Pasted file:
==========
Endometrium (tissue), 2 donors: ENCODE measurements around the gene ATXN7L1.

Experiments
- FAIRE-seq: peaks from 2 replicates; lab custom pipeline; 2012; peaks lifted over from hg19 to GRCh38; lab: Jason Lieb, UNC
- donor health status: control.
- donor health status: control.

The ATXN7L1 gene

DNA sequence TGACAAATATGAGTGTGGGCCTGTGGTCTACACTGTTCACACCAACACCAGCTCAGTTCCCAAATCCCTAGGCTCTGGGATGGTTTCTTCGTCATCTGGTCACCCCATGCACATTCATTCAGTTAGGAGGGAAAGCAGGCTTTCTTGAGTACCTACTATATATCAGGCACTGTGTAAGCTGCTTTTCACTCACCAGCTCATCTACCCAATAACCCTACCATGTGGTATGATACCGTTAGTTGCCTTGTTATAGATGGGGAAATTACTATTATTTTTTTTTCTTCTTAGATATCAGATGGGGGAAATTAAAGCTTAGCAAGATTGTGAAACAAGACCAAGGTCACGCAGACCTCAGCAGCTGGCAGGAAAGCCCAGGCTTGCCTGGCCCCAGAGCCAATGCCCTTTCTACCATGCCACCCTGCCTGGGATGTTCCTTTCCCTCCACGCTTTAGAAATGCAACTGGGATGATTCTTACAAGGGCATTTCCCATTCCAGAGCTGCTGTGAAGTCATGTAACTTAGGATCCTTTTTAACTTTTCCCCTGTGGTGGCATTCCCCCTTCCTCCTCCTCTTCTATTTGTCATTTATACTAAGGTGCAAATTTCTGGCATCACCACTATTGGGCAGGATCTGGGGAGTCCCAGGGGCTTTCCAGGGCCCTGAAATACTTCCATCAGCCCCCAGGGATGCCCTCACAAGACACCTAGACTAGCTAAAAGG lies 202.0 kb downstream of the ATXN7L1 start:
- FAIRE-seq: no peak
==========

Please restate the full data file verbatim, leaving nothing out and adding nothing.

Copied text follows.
Endometrium (tissue), 2 donors: ENCODE measurements around the gene ATXN7L1.

Experiments
- FAIRE-seq: peaks from 2 replicates; lab custom pipeline; 2012; peaks lifted over from hg19 to GRCh38; lab: Jason Lieb, UNC
- donor health status: control.
- donor health status: control.

The ATXN7L1 gene

DNA sequence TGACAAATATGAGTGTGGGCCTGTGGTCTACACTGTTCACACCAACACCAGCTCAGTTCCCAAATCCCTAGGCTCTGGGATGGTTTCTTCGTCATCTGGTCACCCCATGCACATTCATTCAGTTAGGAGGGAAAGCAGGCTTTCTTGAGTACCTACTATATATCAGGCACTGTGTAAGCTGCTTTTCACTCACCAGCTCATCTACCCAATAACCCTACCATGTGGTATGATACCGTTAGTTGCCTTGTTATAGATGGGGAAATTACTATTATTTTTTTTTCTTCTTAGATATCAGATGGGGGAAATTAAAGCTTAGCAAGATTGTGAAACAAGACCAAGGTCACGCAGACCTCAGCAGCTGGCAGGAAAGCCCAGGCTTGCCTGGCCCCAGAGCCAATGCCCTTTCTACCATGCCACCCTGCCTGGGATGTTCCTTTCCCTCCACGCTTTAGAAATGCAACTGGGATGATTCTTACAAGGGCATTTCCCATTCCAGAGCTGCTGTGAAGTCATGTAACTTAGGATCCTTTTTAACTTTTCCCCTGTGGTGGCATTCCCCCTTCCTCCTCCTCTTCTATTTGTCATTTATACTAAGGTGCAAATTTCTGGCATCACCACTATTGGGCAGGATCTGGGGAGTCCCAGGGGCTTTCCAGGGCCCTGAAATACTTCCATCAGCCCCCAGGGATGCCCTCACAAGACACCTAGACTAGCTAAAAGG lies 202.0 kb downstream of the ATXN7L1 start:
- FAIRE-seq: no peak